Commil USA, LLC v. Cisco Sys., Inc.
Addressing the knowledge requirement as part of the prima facie case for induced infringement, the U.S. Court of Appeals for the Federal Circuit vacated a jury’s finding of infringement by inducement, finding negligence and recklessness do not amount to the knowledge required for inducement and that a good-faith belief of invalidity may negate the requisite intent for induced infringement. Commil USA, LLC v. Cisco Sys., Inc., Case No. 12-1042 (Fed. Cir. June 25, 2013) (Prost, J.) (Newman, J. concurring-in-part, dissenting-in-part) (O’Malley, J., concurring-in-part, dissenting-in-part).
Commil sued Cisco for direct and induced infringement of a wireless communication patent. A first jury trial resulted in findings of validity, direct infringement, and damages. The jury did not find induced infringement. After the verdict, Commil moved for a new trial, and the trial court granted a partial re-trial on induced infringement and damages—the two issues Commil did not win in the first trial. After a second trial, a second jury found induced infringement and awarded Commil roughly $64 million.
Cisco appealed a number of issues, including a jury instruction on the knowledge element of inducement and the trial court’s exclusion of evidence that Cisco held a good-faith belief that the patent was invalid.
Regarding the jury instruction, the Federal Circuit analyzed the Supreme Court’s ruling in Global Tech. The Federal Circuit found that Global Tech did not permit a finding of inducement based on recklessness or negligence. The Federal Circuit found that the jury instruction permitted a finding of inducement on those grounds and was, thus, erroneous as a matter of law.
The Federal Circuit also considered whether a good-faith belief of invalidity may negate the requisite intent for induced infringement. The Court stated that “no principled distinction” existed between a good-faith belief of non-infringement and a good-faith belief in invalidity insofar as specific intent is concerned. The Court thus found that a good-faith belief of invalidity may negate intent for inducement purposes. Vacating the verdict, the Court found that either belief may negate the specific intent to encourage another’s infringement.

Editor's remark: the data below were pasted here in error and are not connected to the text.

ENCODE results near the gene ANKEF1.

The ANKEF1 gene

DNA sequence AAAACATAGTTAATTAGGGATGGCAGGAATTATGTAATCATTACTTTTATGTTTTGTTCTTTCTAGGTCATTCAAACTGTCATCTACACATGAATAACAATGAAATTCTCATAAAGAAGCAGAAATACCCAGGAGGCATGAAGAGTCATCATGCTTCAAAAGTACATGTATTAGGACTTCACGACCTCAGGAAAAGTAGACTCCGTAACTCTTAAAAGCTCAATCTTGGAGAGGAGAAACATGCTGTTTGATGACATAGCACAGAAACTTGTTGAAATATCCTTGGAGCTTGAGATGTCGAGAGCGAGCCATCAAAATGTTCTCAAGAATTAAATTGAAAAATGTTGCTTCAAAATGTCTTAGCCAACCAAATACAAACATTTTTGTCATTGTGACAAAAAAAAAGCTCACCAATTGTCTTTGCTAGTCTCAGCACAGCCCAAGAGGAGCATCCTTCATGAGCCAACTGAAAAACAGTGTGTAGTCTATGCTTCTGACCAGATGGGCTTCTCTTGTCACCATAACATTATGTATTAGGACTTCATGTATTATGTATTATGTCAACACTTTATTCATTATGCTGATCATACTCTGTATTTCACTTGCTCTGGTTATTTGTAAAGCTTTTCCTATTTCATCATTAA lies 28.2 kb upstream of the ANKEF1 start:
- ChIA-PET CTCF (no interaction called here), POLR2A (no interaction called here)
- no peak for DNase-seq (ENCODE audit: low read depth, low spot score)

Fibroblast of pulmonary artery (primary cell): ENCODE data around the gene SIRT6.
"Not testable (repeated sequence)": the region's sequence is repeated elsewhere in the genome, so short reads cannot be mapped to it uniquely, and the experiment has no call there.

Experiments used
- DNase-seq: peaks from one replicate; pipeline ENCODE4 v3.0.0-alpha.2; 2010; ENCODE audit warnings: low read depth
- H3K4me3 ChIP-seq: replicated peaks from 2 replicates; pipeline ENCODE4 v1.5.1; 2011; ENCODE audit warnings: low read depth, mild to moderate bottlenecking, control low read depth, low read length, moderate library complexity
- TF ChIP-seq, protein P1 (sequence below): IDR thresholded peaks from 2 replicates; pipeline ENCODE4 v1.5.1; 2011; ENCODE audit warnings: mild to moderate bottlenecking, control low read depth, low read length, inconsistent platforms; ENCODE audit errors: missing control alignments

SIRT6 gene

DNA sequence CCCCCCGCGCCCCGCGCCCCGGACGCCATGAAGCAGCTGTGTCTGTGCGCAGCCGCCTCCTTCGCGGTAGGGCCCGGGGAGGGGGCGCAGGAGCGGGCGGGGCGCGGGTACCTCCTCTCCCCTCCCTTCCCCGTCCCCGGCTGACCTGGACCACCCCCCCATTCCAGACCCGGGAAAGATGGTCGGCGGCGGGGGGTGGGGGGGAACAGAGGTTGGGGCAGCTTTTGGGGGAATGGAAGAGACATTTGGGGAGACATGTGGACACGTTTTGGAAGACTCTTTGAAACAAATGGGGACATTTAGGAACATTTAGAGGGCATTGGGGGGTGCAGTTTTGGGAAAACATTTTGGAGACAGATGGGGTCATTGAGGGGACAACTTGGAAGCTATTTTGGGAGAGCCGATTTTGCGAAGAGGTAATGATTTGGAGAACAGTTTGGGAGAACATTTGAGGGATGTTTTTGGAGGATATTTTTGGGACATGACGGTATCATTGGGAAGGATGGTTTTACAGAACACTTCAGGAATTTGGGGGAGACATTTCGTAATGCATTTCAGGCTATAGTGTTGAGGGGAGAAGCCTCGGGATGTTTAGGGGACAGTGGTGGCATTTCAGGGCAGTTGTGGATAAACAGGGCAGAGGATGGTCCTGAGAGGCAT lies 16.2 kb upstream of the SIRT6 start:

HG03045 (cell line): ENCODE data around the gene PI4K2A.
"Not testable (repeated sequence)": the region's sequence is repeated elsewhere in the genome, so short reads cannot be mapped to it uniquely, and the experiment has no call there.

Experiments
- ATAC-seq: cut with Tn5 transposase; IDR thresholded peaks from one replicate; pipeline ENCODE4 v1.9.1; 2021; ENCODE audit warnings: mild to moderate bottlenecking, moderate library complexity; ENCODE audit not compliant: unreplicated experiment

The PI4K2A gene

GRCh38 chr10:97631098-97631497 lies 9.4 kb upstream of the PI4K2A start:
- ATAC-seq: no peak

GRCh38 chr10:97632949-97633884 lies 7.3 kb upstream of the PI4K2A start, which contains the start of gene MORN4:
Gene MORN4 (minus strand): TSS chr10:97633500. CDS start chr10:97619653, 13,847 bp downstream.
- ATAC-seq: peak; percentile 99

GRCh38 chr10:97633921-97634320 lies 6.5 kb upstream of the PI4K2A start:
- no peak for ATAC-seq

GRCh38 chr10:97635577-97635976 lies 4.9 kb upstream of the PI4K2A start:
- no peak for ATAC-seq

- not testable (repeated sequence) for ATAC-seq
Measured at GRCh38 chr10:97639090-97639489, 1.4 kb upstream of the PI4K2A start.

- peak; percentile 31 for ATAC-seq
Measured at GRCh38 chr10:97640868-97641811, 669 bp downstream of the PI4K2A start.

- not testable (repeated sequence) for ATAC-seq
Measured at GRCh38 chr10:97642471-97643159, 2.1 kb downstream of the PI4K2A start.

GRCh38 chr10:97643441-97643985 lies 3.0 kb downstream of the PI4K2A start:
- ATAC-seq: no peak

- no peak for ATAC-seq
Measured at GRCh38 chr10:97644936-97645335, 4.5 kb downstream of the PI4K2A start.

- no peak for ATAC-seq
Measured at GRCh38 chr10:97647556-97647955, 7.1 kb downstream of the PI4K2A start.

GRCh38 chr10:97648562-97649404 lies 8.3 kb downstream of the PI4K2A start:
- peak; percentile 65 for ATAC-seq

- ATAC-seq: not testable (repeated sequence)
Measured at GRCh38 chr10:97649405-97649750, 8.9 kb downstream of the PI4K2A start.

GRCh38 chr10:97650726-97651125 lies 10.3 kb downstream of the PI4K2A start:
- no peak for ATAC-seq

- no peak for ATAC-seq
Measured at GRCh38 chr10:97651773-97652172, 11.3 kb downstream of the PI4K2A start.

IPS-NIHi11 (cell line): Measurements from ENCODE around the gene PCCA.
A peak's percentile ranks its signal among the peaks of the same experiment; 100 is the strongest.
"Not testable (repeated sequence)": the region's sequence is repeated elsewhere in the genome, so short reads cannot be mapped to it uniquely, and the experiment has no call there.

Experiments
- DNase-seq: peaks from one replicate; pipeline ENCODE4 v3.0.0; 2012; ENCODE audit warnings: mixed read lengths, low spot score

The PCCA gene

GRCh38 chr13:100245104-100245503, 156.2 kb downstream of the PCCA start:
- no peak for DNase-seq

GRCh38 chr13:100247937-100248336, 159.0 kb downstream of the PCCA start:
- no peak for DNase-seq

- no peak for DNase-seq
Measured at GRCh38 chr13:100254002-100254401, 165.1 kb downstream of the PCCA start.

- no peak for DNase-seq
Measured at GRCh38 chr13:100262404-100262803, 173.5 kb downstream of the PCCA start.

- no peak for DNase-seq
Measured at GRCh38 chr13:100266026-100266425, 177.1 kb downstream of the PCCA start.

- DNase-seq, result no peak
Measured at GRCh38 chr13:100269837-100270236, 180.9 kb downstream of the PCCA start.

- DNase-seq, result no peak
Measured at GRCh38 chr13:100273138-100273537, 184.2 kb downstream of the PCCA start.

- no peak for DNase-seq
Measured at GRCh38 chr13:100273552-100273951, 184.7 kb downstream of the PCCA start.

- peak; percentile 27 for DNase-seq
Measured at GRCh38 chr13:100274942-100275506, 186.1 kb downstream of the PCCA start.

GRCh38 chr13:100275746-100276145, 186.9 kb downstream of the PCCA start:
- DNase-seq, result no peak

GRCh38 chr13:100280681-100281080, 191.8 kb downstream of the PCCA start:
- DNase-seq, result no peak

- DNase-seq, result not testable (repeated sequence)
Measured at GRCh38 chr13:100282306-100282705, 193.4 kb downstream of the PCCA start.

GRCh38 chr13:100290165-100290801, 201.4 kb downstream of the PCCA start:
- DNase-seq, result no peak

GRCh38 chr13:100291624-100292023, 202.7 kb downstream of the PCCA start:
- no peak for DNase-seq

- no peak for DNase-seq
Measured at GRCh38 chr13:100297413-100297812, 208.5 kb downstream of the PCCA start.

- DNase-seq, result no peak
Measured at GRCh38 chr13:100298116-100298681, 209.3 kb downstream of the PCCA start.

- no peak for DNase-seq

Judge Newman dissented, likening induced infringement to tort liability. She equated a mistaken, albeit good-faith, belief in invalidity with a mistake of law. Just as a mistake of law does not absolve a tortfeasor, a mistaken belief that a patent is invalid (a question of law) similarly cannot absolve a party from induced infringement. In other words, “whether there is infringement in fact does not depend on the belief of the accused infringer that it might succeed in invalidating the patent.” In response, the majority sidestepped Judge Newman’s dissent in a footnote, saying it “does little more than construct a straw man and set him ablaze.”
Judge O’Malley dissented from the majority’s upholding of the district court’s grant of a partial retrial on issues Commil lost and from the majority’s refusal to address Cisco’s argument that Commil failed to identify a direct infringer in alleging induced infringement.